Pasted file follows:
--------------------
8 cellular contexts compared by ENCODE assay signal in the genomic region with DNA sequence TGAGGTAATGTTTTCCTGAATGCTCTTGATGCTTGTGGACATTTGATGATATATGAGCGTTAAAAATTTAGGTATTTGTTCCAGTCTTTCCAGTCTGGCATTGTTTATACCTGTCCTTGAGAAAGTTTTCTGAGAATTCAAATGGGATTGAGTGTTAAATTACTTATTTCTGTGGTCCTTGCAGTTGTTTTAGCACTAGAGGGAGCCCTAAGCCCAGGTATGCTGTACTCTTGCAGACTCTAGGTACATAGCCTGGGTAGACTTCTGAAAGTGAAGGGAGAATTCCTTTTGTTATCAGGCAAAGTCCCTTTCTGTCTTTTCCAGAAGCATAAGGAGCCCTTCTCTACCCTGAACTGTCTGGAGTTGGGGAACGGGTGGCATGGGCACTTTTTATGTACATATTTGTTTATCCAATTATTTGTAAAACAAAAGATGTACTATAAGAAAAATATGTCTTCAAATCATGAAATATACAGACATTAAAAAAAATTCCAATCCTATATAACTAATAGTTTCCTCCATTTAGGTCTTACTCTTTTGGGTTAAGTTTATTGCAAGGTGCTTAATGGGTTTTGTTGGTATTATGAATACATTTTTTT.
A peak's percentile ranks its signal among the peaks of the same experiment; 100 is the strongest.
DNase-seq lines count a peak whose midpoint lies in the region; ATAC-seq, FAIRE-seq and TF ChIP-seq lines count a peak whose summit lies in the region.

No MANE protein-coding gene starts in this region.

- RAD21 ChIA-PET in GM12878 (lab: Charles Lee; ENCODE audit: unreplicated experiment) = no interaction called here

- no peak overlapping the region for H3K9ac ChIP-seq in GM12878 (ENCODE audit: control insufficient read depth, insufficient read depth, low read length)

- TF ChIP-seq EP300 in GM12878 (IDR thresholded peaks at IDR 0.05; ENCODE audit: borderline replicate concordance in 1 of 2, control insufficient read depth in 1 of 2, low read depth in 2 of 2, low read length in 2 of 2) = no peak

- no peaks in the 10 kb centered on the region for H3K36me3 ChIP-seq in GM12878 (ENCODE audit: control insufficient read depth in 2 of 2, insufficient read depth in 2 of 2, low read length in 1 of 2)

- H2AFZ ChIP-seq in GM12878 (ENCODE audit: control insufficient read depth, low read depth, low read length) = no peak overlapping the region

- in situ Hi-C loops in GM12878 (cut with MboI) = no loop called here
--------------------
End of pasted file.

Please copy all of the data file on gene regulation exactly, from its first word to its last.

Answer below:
8 cellular contexts compared by ENCODE assay signal in the genomic region with DNA sequence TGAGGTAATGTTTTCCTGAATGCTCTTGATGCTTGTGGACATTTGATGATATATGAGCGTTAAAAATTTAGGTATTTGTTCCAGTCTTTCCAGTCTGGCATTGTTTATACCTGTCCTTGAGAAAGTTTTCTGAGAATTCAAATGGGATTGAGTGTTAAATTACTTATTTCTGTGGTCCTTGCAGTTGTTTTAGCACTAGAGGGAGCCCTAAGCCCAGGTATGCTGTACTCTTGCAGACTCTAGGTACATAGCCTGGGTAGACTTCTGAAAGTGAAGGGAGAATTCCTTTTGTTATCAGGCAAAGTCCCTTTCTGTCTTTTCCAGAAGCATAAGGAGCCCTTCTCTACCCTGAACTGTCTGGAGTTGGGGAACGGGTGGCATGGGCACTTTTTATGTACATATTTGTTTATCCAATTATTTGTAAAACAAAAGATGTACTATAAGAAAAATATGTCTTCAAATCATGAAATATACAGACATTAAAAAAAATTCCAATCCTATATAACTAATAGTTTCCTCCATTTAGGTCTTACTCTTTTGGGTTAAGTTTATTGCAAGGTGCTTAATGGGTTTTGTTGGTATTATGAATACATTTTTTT.
A peak's percentile ranks its signal among the peaks of the same experiment; 100 is the strongest.
DNase-seq lines count a peak whose midpoint lies in the region; ATAC-seq, FAIRE-seq and TF ChIP-seq lines count a peak whose summit lies in the region.

No MANE protein-coding gene starts in this region.

- RAD21 ChIA-PET in GM12878 (lab: Charles Lee; ENCODE audit: unreplicated experiment) = no interaction called here

- no peak overlapping the region for H3K9ac ChIP-seq in GM12878 (ENCODE audit: control insufficient read depth, insufficient read depth, low read length)

- TF ChIP-seq EP300 in GM12878 (IDR thresholded peaks at IDR 0.05; ENCODE audit: borderline replicate concordance in 1 of 2, control insufficient read depth in 1 of 2, low read depth in 2 of 2, low read length in 2 of 2) = no peak

- no peaks in the 10 kb centered on the region for H3K36me3 ChIP-seq in GM12878 (ENCODE audit: control insufficient read depth in 2 of 2, insufficient read depth in 2 of 2, low read length in 1 of 2)

- H2AFZ ChIP-seq in GM12878 (ENCODE audit: control insufficient read depth, low read depth, low read length) = no peak overlapping the region

- in situ Hi-C loops in GM12878 (cut with MboI) = no loop called here